It is the latest version of the imported American ‘high five.” But it is a rather sluggish kind of ‘high five” to be indulging in. In other words, there are not two players to play the game. It is a one-sided kind of slapping of the palms — a sporting celebration without the camaraderie of slapping hands with a teammate or a worthy opponent who didn’t quite make the grade.
This is because the opponent is in fact no longer even alive. He or she is a mere passive participant in the sport.
This is how it strikes me as I read about the latest in a long line of human muti stories gracing the pages of South Africa’s more sophisticated journals. (For the real low-down, gory stuff, read any issue of new-kid-on-the-block the Daily Sun.)
Muti-mania is everywhere, it seems. The example I mention above refers to the case of a butcher in an unnamed town who would get up every morning and slap each slab of meat he was hoping to sell that day with a severed human hand ‘as a way of invoking the spirits to beckon customers”.
Should we be surprised? There are many ecstatic Christian sects who believe in the ‘laying on of hands” to cure the infirm. Millions of people believe in it.
In the case of our mysterious butcher-man, it was not enough to call on others to join him in a laying on of hands and the muttering of prayers to turn around what appears to have been a sluggish business. He had gone to someone, somewhere (probably his friendly local muti practitioner) and obtained the services of what must have been hyped as a truly lucky hand to carry out the task.
Or perhaps, in a worst-case scenario, he had gone out and gotten hold of a human hand himself. These things have happened before.
The only thing is, if you step into that kind of territory, you are entering the twilight world of grievous bodily harm at best, and murder at worst. The point is, the butcher-man saw nothing wrong with what he was doing.
Strange as it may seem, there are many amateurs and professionals who go out there and harvest body parts in this way. There have been reports that many human body bits make their way on to the open market through mortuary workers quietly supplementing their meagre salaries by relieving corpses in their charge of certain formerly vital organs, limbs and members.
You can see that, from their point of view, this is fair play. The previous owner of these used body parts no longer has any use for them, and they might as well be sold on to a good home. Life is tough anyway.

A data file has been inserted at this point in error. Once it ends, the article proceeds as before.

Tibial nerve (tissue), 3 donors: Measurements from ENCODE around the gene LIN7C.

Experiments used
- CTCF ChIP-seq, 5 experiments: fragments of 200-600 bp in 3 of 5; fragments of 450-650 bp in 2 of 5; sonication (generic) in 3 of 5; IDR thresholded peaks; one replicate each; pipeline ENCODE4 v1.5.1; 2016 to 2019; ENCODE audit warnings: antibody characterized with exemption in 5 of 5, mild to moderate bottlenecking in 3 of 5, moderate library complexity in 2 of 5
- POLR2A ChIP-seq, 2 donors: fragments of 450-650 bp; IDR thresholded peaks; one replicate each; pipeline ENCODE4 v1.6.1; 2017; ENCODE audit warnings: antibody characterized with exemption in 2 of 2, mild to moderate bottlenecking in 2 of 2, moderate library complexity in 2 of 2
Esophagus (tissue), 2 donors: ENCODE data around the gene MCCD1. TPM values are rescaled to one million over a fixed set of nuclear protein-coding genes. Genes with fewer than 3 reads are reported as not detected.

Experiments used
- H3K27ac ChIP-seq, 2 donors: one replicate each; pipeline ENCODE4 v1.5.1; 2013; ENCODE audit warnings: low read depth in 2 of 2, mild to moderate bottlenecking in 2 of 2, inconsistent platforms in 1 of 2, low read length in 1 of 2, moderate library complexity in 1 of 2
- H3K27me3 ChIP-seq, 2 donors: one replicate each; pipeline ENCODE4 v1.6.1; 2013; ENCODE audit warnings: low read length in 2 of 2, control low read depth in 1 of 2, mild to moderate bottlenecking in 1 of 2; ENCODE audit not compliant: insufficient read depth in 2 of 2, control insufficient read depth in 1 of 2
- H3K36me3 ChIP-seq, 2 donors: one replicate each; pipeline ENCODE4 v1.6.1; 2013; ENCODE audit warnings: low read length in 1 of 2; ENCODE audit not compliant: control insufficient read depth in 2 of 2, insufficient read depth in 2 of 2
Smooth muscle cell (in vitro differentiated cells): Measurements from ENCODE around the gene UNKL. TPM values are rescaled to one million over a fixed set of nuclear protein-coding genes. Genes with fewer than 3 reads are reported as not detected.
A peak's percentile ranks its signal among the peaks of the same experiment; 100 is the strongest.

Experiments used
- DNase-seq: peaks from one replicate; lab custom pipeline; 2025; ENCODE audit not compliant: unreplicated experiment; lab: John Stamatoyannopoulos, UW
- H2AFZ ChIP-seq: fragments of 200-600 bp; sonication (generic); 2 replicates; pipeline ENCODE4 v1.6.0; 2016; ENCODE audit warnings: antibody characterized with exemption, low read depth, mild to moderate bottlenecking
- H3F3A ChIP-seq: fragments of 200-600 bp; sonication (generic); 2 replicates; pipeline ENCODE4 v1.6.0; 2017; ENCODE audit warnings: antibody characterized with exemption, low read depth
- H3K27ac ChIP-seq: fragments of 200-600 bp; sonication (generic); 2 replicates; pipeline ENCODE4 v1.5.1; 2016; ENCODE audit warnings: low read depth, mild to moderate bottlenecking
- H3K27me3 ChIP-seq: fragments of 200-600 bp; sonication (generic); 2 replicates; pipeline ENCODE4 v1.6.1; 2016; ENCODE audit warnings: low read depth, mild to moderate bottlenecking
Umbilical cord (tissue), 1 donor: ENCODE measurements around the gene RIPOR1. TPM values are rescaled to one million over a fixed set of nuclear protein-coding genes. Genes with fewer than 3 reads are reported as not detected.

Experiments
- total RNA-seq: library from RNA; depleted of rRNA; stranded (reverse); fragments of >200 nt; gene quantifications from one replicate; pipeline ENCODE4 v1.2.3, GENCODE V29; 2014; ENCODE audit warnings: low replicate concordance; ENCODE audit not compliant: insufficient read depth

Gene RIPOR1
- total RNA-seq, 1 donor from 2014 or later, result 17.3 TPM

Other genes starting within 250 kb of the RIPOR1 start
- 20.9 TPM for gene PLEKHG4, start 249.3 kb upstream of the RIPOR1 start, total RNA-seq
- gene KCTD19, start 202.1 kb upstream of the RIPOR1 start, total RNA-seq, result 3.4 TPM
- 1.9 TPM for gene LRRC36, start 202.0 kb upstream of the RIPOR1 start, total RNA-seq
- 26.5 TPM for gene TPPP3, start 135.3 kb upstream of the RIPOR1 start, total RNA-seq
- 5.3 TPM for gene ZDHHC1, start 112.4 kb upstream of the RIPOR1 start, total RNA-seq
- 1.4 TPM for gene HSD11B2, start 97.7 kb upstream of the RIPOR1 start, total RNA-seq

But more frequently, it seems, body parts have to be harvested to order. This means a suitable donor being identified and then relieved of the required organs — usually without the donor’s consent.
The practise of harvesting body parts for muti purposes is largely, but not exclusively, a rural practise in South Africa. According to The Sunday Independent, it is based on the belief that there is only ‘a limited amount of good luck around”. People, like our hapless butcher-without-business, who feel down on their luck persuade themselves that it is no bad thing to help themselves to body parts of others who appear to have all the luck going their way.
Hence the tale of a man who could not impregnate his wife, no matter how hard he tried, who therefore killed a man who had several bouncy, healthy children, cut off his penis, and used it for muti so that some of the dead man’s luck would rub off on himself.
One could spend the whole day sitting around swapping muti-mutilation yarns and end up sounding like those old white hunters sitting round a fire talking about the ridiculous ways of the savage ‘Afs”. It would all amount to nothing much.
Yes, we live, as our leaders ceaselessly tell us, in a two-tier society. We generally take this to mean that we live in a society of broadly white ‘haves” and broadly black ‘have-nots.”
The old apartheid fault lines have scarcely been disturbed, in spite of 10 years of delirious democracy. And the two sides of the equation continue to live in their separate, parallel universes — the 21st century, Americanised, Christianised, high-tech white world (with increasing numbers of Model-C darkies squeezing through every time the door is opened up a crack) and the murky, indefinable world of the super- stitious black world. The black world lives and breathes muti-culture.
Then, out of the blue, you rock up in Hertzogville. Or rather, Hertzogville rocks up on you.
Hertzogville is one of those twilight zone, one street, one-horse towns in the Free State where nothing has changed in decades, except the flag hanging limply over the local police station.
It is in Hertzogville that the saga of Oom Paul Meintjes finally spluttered to a pathetic halt this week.
Oom Paul died on July 1 at the age of 74. Not a bad innings, you would have thought. But his family thought otherwise, and allowed themselves to be persuaded by a local part-time prophet that Oom Paul would actually rise from the dead on July 29 and rejoin the happy family circle.
The deadline came and went, but Oom Paul’s wife refused to believe that all was lost, and continued to have Oom Paul sleeping in his coffin next to her bed until the growing stench persuaded the neighbours to call in the gendarmes, and the coffin was removed.
Poor Oom Paul was finally buried this week.
Oom Paul was a white man. Even in death, he and his family threw a spanner into the smoothly worked out ‘two-tier” theory of South Africa’s social and cultural reality.
Everyone, it turns out, has the capacity to believe in mumbo-jumbo. From the Lotto to the stock exchange, it all seems to be part of the national disease.